On June 26, 1912 Boston’s Smoky Joe Wood outguns the Nationals’ ace Walter Johnson to win, 3 – 0. Wood allows three hits to the “Big Train”‘s 4. Johnson fans 10 batters in the loss.
In a slugfest played at Philadelphia’s Baker Bowl, the Cardinals set a franchise record, collecting 26 hits in a 19-16 victory over the Phillies. It will be another seventy-eight years before the Redbirds have an equal amount of hits in a game.
September 23, 1930
The Giants’ Juan Marichal fires his first shutout of the year, stopping the Pirates, 2 – 0, on five hits. Manager Alvin Dark says before the game that “Marichal will go all the way” and keeps his relief pitchers in the dugout to emphasis the point. Bob Stevens of the San Francisco Chronicle writes: “Later, Dark explained to questioning reporters: ‘I’m sick and tired of watching pitchers bow their necks for four-five innings and then look around for Stu Miller to bail them out.’ As far as press box historians could guess, last night was the first time in modern baseball history that a major league bullpen was left unattended.” Roberto Clemente and Willie Mays trade circus catches in the game. As reported by Stevens: “Only twice did Dark, enforcing an almost sadistic philosophy, go to the mound – when Marichal scraped an arm falling hard to the ground fielding a Smoky Burgess bounder in the 5th, and in the 7th when Don Hoak singled immediately behind a miraculous catch by Willie Mays of a deep, soaring, twisting drive by Burgess. Mays reached high in the sky after a 25-yard race to haul down Burgess’ boomer… The first break-through [against the Pirates’ Vinegar Bend Mizell] came in the 5th immediately after Roberto Clemente had crashed against the right-field wall to pocket a roaring shot by Orlando Cepeda.”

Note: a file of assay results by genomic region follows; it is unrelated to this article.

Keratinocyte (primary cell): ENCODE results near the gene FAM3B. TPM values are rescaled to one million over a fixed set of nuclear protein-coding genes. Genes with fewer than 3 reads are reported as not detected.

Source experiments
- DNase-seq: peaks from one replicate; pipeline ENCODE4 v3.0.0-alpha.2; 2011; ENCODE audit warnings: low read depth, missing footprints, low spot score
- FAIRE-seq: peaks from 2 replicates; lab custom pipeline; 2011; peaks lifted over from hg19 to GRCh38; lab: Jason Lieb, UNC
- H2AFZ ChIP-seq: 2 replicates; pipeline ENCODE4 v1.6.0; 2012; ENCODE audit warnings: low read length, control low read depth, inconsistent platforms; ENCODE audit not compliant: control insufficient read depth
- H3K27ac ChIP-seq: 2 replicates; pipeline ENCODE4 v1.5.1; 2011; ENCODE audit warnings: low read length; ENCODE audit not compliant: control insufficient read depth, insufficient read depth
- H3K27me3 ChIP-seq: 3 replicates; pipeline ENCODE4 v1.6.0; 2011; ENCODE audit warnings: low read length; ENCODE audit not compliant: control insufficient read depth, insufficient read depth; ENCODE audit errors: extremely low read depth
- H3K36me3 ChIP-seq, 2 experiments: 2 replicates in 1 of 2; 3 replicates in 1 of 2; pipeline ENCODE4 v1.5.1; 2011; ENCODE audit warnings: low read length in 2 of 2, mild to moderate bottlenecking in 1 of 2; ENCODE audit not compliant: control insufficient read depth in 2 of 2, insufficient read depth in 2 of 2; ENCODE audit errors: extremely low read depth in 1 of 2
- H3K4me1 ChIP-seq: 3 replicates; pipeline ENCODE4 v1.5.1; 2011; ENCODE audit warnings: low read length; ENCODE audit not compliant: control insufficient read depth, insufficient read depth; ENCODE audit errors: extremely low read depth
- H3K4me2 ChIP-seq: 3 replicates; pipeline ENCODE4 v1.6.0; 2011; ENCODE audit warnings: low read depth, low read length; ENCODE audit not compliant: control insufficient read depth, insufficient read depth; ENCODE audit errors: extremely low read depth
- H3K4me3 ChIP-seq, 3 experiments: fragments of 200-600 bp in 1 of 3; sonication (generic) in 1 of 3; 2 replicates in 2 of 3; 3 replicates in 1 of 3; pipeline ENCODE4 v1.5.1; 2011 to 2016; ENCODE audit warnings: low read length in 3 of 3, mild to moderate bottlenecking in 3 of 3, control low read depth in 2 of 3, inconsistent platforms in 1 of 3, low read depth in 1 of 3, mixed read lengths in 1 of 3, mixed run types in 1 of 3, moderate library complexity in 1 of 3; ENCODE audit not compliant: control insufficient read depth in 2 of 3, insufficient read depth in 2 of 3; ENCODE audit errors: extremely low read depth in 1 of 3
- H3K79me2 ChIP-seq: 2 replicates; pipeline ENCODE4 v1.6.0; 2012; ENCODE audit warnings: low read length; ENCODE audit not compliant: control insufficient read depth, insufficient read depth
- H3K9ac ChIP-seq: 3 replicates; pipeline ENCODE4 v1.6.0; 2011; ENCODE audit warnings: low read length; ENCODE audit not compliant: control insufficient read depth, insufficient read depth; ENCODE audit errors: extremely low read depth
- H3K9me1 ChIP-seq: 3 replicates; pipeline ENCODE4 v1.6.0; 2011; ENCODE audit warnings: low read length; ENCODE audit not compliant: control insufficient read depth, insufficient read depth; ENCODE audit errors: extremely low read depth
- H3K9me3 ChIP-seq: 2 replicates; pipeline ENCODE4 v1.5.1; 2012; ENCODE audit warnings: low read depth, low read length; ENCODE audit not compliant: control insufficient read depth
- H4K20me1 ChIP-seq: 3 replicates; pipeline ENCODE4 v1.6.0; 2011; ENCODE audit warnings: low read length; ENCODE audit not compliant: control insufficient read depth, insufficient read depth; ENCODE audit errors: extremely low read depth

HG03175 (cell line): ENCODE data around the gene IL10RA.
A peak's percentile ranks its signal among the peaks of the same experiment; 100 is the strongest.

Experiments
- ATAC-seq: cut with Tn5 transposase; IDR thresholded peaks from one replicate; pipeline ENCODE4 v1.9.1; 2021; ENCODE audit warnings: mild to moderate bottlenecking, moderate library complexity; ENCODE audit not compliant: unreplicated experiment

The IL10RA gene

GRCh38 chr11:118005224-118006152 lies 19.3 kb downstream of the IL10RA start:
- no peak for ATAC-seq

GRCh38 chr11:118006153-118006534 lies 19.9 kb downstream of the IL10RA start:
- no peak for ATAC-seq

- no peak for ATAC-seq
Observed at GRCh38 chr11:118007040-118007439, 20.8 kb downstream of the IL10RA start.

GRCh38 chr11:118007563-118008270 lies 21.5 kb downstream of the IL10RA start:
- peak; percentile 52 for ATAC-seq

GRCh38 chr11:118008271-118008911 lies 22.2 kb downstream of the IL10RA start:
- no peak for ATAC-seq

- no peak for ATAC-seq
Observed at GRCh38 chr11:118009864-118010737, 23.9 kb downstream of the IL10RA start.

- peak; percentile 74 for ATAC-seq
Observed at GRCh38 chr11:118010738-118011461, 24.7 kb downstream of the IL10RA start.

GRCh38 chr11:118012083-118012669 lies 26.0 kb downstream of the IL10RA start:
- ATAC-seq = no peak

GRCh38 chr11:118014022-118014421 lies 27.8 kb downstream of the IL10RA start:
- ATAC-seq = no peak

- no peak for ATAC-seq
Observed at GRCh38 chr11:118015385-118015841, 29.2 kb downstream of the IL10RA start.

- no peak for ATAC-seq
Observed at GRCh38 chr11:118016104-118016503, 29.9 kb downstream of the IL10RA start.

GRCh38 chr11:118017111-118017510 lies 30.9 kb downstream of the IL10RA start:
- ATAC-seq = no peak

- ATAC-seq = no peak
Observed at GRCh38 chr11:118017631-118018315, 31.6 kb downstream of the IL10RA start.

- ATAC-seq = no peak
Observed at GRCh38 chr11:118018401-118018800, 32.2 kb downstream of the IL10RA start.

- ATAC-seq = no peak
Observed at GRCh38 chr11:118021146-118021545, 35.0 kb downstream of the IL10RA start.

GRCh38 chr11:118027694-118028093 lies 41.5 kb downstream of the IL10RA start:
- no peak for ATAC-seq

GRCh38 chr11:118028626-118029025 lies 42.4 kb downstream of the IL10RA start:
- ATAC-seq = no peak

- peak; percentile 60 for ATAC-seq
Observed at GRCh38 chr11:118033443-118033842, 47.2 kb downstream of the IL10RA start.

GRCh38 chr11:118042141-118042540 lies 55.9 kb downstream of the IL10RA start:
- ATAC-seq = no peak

July 27, 1961
1935 – Commissioner Kenesaw Mountain Landis rules that Alabama Pitts, a former convict, may suit up for the Albany Senators of the International League. Landis’s ruling stipulates that Pitts may play only in regular season games, but not in exhibitions.
June 17, 1935
During a preseason exhibition game in Brooklyn, the Ebbets Field public address announcer informs the crowd, including the new dad as he approaches home plate to bat, “Mickey doesn’t know it yet, but he has just become the father of an eight-pound, twelve-ounce baby boy.” Mickey Mantle Jr., whose given middle name is Elven in memory of the Yankee slugger’s recently deceased dad, is the first of four children, all sons, with his wife, Merlyn.
April 12, 1953
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